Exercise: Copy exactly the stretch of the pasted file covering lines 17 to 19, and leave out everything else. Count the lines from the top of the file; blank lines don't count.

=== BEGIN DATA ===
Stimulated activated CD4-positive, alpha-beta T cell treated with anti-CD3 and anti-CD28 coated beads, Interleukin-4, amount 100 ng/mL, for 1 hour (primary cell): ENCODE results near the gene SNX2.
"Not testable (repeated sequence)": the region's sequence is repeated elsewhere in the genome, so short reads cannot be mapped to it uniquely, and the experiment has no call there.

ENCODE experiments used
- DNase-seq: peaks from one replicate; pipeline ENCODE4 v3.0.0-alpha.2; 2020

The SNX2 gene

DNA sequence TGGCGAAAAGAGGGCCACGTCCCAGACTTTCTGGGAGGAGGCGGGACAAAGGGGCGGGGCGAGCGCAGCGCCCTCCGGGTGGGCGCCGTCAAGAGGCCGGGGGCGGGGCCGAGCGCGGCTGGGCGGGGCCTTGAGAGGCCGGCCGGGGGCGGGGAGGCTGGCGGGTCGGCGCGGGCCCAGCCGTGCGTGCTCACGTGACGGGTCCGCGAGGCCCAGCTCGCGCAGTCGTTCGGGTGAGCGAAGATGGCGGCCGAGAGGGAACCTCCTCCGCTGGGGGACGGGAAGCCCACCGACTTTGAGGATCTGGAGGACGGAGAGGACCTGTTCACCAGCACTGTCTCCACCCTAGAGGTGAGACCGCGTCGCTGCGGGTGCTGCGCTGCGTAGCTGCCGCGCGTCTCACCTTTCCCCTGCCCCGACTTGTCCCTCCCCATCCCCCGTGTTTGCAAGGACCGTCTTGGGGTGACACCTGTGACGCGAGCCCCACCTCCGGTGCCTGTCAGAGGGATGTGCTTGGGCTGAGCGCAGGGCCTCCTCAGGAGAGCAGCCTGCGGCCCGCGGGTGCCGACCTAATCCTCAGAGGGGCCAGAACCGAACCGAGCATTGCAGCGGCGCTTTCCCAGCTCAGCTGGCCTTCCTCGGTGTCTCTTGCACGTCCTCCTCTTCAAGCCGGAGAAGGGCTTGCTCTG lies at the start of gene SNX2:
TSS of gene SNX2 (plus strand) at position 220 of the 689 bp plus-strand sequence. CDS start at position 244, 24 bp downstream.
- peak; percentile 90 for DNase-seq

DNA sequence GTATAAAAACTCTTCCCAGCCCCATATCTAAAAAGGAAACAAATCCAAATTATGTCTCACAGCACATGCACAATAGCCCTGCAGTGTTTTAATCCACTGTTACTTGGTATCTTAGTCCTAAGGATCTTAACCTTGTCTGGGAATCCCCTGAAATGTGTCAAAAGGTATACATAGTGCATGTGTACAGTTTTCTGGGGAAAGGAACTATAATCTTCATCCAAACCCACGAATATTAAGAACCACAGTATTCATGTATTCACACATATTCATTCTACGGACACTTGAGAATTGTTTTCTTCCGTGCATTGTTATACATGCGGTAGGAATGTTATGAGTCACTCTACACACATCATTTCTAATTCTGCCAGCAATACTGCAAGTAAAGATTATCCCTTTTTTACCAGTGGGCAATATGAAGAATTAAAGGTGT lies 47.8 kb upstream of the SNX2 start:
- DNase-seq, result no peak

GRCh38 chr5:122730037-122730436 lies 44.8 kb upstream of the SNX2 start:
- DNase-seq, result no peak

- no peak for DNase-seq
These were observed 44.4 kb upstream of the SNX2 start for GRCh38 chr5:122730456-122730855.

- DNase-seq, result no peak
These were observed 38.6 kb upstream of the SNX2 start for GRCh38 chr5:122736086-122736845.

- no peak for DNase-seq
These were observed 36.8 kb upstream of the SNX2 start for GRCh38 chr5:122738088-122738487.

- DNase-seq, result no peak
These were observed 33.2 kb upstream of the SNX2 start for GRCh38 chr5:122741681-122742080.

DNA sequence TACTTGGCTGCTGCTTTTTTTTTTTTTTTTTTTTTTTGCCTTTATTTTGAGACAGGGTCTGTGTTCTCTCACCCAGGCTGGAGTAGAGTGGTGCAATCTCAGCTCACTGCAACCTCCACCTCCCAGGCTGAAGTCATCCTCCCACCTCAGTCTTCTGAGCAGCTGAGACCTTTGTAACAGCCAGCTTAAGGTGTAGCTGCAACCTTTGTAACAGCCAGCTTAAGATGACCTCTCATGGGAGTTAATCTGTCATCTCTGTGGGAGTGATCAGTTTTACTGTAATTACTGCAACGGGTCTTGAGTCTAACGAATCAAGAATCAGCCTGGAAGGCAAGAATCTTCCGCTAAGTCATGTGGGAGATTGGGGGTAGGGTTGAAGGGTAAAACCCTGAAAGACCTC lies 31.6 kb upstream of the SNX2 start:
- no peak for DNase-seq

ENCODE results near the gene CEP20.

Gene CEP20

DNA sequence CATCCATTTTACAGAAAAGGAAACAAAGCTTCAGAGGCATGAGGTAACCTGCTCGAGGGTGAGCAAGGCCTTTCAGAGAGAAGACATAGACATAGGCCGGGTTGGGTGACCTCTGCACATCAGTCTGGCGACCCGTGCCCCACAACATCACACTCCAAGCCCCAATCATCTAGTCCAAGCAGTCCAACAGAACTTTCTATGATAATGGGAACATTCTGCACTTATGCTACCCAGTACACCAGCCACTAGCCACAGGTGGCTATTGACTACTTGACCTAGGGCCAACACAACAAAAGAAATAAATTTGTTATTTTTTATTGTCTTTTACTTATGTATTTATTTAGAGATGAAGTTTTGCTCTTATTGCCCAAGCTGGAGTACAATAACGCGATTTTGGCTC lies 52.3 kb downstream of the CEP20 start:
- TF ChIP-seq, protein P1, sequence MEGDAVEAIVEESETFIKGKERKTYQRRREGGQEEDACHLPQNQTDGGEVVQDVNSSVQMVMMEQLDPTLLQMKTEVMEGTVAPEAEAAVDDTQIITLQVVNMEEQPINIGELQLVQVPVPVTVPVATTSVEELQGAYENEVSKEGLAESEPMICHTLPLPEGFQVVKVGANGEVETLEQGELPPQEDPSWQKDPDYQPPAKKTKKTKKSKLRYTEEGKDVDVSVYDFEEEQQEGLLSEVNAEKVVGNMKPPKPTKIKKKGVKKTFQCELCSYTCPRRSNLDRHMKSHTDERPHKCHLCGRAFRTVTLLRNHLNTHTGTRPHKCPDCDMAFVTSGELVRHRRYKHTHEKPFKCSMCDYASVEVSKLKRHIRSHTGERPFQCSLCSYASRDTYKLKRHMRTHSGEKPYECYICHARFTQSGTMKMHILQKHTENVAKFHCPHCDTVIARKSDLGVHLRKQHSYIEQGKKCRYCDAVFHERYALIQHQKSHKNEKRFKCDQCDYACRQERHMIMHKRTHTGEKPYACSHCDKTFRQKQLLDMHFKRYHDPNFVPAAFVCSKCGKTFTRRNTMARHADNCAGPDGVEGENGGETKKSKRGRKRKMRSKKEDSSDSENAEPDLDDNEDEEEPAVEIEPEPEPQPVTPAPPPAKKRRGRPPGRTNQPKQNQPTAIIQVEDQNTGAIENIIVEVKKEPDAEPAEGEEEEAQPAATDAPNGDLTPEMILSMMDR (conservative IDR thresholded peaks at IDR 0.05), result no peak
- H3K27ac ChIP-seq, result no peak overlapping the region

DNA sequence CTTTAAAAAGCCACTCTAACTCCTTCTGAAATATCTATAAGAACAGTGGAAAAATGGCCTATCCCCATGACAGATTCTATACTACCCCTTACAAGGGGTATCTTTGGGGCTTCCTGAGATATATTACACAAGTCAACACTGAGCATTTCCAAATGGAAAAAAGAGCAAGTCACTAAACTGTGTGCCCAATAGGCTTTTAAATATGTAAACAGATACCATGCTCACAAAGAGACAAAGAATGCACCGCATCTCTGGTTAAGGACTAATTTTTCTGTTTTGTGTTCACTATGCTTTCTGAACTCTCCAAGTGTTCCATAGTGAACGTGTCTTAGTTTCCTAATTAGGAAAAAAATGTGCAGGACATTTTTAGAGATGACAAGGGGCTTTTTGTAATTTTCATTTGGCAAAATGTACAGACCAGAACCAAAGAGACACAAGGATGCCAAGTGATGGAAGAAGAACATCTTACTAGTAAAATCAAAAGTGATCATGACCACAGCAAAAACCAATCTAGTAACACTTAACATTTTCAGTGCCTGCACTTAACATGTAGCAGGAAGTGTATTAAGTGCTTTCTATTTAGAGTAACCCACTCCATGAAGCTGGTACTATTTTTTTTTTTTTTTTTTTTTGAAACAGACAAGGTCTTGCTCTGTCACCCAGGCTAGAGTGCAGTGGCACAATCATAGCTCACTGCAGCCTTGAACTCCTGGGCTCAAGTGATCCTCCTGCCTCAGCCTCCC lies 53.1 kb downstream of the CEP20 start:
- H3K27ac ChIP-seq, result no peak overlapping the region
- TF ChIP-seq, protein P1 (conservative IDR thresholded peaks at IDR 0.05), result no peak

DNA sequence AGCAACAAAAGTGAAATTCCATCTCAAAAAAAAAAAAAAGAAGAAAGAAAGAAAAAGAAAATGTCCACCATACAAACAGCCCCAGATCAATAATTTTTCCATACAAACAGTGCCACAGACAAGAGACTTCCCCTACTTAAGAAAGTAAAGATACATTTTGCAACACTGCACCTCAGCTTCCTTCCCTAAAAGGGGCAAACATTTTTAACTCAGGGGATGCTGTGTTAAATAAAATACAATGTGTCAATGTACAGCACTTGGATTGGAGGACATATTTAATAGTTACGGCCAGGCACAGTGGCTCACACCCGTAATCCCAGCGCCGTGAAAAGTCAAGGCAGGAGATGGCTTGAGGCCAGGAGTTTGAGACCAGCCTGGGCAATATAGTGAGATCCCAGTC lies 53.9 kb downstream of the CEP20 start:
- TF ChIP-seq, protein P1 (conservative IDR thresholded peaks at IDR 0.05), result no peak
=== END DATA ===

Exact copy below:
- no peak for DNase-seq
These were observed 36.8 kb upstream of the SNX2 start for GRCh38 chr5:122738088-122738487.

- DNase-seq, result no peak